Council members Monica Vernon and Justin Shields stopped by The Gazette on Wednesday to talk to the newspaper’s editorial board at Vernon’s request.
Vernon conceded that part of the intent of the meeting was for her to “vent” a little.
She and Shields last week advocated for the hiring of a city flood-recovery manager — Vernon at one point called the job a flood-recovery CEO –- a move that their City Council colleagues endorsed.
But six of the nine council members rejected the Vernon-Shields idea that the new employee should be hired and report directly to the council and not to the council’s top employee, City Manager Jim Prosser.
The council majority said the city’s still-new council/manager government was designed with one CEO, the city manager.
On Wednesday, Vernon and Shields continued to make their case for their minority position in the table-of-organization debate to The Gazette editorial board.
Along the way, they insisted that their unsuccessful move to get a new employee reporting to the council was not a move around or against Prosser.
Shields and Vernon said their central interest is to get more done on flood recovery better and sooner.
“I’m not blaming Jim Prosser for that,” Shields said. “I’m blaming myself for that because I’ve not been able to move anything to help do it better.”
In their view of City Hall, the part-time council and part-time mayor in a council/manager government play a too-small role in governing and are too dependent on the city manager to set the agenda and to bring items to the council for discussion and votes.
In their view, city government and all of its 1,400 employees and all the city’s consultants are there to work for Prosser, not the City Council.
Vernon even suggested reconvening a Home Rule Charter Commission to modify the City Charter so that the City Council might have clear responsibility for more employees whom the council could direct.
The City Charter, which was put in place by voters in June 2005, calls for the Charter Commission to reconvene, in any event, in 2011 and every 10 years after that.
In addition, the charter allows for amendments by the council itself, subject to a voter referendum upon a petition request.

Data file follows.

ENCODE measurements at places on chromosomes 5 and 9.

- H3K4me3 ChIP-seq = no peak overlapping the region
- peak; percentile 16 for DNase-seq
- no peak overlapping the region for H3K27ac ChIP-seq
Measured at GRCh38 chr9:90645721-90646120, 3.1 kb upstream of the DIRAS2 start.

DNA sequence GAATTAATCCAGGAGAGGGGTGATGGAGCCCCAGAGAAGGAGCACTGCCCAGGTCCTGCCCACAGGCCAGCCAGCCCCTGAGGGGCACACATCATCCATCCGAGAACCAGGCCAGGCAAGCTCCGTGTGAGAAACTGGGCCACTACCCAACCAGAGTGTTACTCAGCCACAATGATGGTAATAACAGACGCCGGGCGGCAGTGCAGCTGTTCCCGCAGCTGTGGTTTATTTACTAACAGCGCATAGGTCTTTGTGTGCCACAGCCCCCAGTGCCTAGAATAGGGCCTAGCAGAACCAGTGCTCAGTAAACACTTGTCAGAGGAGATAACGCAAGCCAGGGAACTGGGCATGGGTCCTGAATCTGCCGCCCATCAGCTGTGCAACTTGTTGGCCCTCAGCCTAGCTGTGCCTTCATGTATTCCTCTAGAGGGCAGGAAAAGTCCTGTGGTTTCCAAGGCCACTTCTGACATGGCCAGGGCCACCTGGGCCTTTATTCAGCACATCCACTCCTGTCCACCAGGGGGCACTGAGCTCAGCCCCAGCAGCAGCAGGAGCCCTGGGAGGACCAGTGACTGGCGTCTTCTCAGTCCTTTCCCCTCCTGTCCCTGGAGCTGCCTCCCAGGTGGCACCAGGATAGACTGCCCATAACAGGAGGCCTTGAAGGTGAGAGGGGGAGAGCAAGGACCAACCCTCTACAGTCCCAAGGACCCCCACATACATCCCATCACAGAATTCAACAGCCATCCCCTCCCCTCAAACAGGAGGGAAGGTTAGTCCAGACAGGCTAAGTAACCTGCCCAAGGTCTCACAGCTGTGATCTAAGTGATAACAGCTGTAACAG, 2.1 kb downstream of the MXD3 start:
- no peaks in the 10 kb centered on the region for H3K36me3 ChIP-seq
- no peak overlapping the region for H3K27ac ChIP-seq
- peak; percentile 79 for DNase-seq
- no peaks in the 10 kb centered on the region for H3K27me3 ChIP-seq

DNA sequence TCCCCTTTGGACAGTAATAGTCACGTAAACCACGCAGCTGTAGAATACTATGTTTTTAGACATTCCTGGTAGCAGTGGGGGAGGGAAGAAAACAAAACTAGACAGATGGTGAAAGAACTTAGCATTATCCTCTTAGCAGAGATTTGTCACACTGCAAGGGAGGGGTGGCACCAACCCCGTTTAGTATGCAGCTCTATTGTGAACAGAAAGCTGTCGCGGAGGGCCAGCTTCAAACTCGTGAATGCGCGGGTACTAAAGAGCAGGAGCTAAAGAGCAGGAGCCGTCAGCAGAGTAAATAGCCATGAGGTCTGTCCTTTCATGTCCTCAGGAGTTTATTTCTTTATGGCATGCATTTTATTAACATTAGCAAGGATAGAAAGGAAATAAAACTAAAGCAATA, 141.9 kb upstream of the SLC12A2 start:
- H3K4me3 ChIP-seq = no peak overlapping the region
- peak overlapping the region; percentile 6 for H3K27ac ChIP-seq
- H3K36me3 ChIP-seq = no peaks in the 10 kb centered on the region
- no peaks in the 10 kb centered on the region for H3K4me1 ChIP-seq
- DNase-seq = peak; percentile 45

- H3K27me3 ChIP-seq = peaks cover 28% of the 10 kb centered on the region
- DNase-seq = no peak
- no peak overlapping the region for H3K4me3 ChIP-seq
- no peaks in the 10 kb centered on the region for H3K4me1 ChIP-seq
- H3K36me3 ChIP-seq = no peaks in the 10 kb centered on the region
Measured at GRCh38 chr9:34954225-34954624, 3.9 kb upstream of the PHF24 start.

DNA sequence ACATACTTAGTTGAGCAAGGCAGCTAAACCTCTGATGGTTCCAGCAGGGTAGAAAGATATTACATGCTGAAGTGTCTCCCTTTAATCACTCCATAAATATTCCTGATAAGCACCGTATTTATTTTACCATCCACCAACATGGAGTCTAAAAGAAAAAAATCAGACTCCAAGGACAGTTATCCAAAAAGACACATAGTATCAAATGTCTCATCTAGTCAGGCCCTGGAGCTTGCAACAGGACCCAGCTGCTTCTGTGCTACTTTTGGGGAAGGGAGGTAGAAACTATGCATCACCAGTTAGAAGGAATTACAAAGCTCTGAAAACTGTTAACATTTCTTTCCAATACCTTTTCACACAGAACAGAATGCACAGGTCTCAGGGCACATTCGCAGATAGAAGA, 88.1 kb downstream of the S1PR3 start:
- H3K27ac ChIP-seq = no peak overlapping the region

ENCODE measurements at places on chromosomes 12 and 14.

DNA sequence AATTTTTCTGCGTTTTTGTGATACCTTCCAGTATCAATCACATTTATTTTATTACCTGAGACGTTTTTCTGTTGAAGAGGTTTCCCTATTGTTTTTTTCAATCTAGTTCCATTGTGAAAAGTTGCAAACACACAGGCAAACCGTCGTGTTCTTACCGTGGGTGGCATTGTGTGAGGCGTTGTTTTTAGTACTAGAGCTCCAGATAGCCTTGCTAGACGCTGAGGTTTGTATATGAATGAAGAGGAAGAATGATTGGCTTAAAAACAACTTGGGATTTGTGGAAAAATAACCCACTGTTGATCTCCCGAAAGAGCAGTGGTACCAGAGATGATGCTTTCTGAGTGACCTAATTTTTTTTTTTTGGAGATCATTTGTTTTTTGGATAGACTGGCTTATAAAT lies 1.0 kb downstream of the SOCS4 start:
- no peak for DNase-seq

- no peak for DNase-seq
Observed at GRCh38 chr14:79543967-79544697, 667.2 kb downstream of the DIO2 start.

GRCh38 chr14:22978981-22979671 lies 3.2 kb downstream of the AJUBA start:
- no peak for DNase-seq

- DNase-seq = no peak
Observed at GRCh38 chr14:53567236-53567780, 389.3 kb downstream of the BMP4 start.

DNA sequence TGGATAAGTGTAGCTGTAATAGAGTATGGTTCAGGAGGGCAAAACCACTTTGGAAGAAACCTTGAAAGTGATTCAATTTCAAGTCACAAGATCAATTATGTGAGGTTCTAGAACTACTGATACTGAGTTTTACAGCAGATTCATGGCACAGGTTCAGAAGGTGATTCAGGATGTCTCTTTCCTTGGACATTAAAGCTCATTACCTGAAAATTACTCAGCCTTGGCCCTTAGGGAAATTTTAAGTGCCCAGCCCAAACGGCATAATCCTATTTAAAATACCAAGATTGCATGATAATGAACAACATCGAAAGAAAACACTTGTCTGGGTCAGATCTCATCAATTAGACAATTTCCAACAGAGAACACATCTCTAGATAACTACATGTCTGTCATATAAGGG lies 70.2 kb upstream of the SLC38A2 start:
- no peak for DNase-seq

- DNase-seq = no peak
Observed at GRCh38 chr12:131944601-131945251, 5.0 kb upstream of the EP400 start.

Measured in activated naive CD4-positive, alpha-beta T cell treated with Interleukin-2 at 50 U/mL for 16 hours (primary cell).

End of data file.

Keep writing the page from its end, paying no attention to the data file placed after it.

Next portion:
Organizational charts aside, Vernon and Shields acknowledged that there were things that they could try to do to remedy what they see as a problem: that is, too much coming from the city manager and too little from the council.
Vernon said the council needed a better way to get ideas to the table from themselves and from the public and then a better way to sort through those.
Vernon called for the council to establish committees, where small groups of council members can take time to dig into particular topics and then bring the results back to the full council for discussion.
Prosser, she said, doesn’t favor council committees and Mayor Kay Halloran hasn’t created them.
Shields said most every form of government uses committees.
“My God, the federal government would collapse if they didn’t have committees,” he said. “They wouldn’t know what to do.”
At the end of the day, Vernon told The Gazette editorial board that what she and Shields were shouting about was about better government and the ability of the elected council to play a bigger role to get it done.
“This is not a petty deal with the city manager,” Vernon said. “This is about how should the structure work and what should we be doing and are we able to do what we were elected to do.
“… If everything flows through that person (the city manager), who I thought was sort of an operations person, then you tell me what my role is. (Is it) to walk in St. Patrick’s Day parades? Is that the role?
“I didn’t run (for council) to walk in St. Patrick’s Day parades. I don’t mind it. It’s kind of fun. But give me a committee. Give me some policy. Give me a problem to solve.”